Read this before you invest in “Web3”...

Read this before you invest in “Web3”...

Have you heard of Web3?

Yahoo! Finance is calling Web3 “the new version of the internet everyone is talking about.”

Bloomberg is saying it’s “crypto’s plan to retool the internet.”

In the past few months, interest in Web3 has skyrocketed…

Source: Google Trends

But what is Web3 really?

Can it make you money?

Recommendation From Our Partners: Doing this for 8 minutes a week could change your life... A cost-efficient and high-quality solution to information overload.

More details...

I’ve brought in Chief Analyst Stephen McBride to explain everything you need to know in plain English… including a top way to profit…


Chris Reilly: Stephen, let’s get right to it... What’s Web3?

Stephen McBride: In a nutshell, Web3 is simply the new catch-all term for crypto.

You see, back when the internet started getting popular, it was called the World Wide Web or the Information Superhighway. It sounded wonky and confusing. Then it got rebranded as the internet and achieved mass adoption.

Web3 is a fresh coat of paint for crypto. It’s very smart framing. When folks hear “crypto” they think of digital money and coins. That turns many folks off from exploring further.

But Web3? People already know what the web is… they use it every day. Web3 makes crypto sound like the next generation of the internet—an inevitable step everyone can get behind.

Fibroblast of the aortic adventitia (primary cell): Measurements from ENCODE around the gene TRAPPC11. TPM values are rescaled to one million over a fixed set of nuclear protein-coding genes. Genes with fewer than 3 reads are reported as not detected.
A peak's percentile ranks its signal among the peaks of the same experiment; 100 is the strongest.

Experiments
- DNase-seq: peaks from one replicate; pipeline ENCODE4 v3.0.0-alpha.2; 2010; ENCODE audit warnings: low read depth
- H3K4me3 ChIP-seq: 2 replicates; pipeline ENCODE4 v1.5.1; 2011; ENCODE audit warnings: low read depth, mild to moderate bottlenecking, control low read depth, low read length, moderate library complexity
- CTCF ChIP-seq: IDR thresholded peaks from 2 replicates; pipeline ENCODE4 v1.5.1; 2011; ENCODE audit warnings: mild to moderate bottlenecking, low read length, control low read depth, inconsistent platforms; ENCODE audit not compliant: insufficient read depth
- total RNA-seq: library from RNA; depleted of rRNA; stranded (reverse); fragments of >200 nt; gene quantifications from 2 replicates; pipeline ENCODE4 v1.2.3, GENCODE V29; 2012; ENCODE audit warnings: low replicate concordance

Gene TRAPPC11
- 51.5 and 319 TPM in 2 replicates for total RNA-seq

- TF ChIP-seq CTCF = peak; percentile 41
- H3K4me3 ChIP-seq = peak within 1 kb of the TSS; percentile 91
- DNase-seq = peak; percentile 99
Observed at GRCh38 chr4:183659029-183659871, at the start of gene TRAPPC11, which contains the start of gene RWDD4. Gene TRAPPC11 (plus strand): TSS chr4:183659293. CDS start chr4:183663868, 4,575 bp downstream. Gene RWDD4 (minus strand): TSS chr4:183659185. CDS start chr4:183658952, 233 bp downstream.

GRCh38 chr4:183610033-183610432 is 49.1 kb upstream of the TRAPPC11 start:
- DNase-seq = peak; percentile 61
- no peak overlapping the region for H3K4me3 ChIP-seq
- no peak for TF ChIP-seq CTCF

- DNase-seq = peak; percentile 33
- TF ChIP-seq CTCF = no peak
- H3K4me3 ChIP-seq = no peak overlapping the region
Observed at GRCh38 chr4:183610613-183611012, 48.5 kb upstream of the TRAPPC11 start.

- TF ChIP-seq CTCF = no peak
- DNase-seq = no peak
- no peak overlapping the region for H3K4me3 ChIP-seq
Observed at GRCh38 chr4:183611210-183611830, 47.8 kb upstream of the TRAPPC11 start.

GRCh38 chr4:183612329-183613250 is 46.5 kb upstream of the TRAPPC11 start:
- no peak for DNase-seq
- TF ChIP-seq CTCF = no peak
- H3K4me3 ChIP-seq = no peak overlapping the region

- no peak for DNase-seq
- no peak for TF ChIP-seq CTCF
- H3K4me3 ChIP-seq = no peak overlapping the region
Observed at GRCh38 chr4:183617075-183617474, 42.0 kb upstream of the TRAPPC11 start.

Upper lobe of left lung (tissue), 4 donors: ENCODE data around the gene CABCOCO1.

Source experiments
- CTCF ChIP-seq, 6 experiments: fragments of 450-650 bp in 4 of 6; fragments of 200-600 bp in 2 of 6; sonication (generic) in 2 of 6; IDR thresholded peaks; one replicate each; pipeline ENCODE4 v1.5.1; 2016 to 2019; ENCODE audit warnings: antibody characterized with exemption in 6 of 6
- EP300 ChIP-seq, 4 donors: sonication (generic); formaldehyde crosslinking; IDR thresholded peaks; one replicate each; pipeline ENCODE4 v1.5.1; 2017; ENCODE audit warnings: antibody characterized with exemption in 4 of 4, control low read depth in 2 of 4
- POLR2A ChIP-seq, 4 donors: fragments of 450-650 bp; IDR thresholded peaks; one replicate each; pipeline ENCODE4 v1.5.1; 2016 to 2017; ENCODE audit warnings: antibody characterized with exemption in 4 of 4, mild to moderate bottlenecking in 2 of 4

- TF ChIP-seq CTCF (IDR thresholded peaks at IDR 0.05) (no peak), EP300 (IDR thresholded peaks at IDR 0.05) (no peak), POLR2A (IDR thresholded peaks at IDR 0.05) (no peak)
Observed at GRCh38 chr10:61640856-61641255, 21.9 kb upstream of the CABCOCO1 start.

Chris: So how will Web3 be better than the current internet?

Stephen: Think back to the early internet, which we can call Web1. Back in the 1980s, it was used primarily by companies. It wasn’t commercialized, and you had to be an expert to use it.

If you can believe it, back then advertisements were banned on websites. It was also very costly to use—you’d get charged by the number of pages you viewed. Web1 lasted from about 1989 to 2005.

Web2 is what we think of as the internet today. It’s accessible and affordable. It’s where businesses can market to consumers and people can connect through social media apps like Facebook and Twitter.

But this model is broken...

Web3 is going to fix it.

Chris: Go on…

Stephen: The internet is essentially owned by corporations. A handful of Web2 companies like Google, Meta (FB), Apple (AAPL), and Amazon (AMZN) run the show.

They facilitate billions of users and consumers, and they’re in complete control of everything you do. If you don’t play by their rules, you’ll be banned from using their services. They’re so powerful, they can effectively silence people and opinions they disagree with.

Behind the scenes, they’re always collecting your data and selling it to advertisers—and they keep 99% of the profits for themselves.

The goal of Web3 is handing ownership and control of the internet back to the users.

Chris: And you think Web3 will take over the internet?

Stephen: I do, because it comes down to the incentives. As more Web3 businesses form, creators and consumers will be less likely to work with Web2 platforms.

Think about it—if you’re a creator and you post videos on YouTube, you’re getting a fraction of the ad revenue. YouTube takes 45% from each ad. Web2 platforms are geared to benefit the platform, not the user.

The same goes for developers. Zynga is a game developer that mostly hosted its games on Facebook. People could log into Facebook and have all their progress saved to their account. In 2020 Facebook changed one of its rules, and no longer supported the technology that ran Zynga’s games.